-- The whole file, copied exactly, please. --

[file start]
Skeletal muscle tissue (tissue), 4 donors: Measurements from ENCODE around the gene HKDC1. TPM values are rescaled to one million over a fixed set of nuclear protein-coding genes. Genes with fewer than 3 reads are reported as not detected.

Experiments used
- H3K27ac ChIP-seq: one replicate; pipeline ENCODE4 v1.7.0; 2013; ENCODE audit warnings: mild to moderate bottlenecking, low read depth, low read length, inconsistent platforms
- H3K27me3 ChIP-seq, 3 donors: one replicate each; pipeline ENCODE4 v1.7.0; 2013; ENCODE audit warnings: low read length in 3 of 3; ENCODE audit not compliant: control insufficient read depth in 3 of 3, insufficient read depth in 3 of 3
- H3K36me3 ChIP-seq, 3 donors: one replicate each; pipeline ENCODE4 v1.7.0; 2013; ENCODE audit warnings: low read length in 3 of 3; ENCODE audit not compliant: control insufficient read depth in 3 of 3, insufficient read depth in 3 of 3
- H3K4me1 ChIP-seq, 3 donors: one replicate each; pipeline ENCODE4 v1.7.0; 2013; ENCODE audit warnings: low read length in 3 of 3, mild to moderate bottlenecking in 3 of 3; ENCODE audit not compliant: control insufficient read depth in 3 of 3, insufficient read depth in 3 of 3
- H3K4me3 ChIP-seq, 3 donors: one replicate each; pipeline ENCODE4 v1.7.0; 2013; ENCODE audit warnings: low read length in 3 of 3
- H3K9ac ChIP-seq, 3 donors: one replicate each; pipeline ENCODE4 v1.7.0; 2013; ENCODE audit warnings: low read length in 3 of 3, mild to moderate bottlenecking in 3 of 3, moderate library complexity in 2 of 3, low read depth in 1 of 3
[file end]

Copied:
Skeletal muscle tissue (tissue), 4 donors: Measurements from ENCODE around the gene HKDC1. TPM values are rescaled to one million over a fixed set of nuclear protein-coding genes. Genes with fewer than 3 reads are reported as not detected.

Experiments used
- H3K27ac ChIP-seq: one replicate; pipeline ENCODE4 v1.7.0; 2013; ENCODE audit warnings: mild to moderate bottlenecking, low read depth, low read length, inconsistent platforms
- H3K27me3 ChIP-seq, 3 donors: one replicate each; pipeline ENCODE4 v1.7.0; 2013; ENCODE audit warnings: low read length in 3 of 3; ENCODE audit not compliant: control insufficient read depth in 3 of 3, insufficient read depth in 3 of 3
- H3K36me3 ChIP-seq, 3 donors: one replicate each; pipeline ENCODE4 v1.7.0; 2013; ENCODE audit warnings: low read length in 3 of 3; ENCODE audit not compliant: control insufficient read depth in 3 of 3, insufficient read depth in 3 of 3
- H3K4me1 ChIP-seq, 3 donors: one replicate each; pipeline ENCODE4 v1.7.0; 2013; ENCODE audit warnings: low read length in 3 of 3, mild to moderate bottlenecking in 3 of 3; ENCODE audit not compliant: control insufficient read depth in 3 of 3, insufficient read depth in 3 of 3
- H3K4me3 ChIP-seq, 3 donors: one replicate each; pipeline ENCODE4 v1.7.0; 2013; ENCODE audit warnings: low read length in 3 of 3
- H3K9ac ChIP-seq, 3 donors: one replicate each; pipeline ENCODE4 v1.7.0; 2013; ENCODE audit warnings: low read length in 3 of 3, mild to moderate bottlenecking in 3 of 3, moderate library complexity in 2 of 3, low read depth in 1 of 3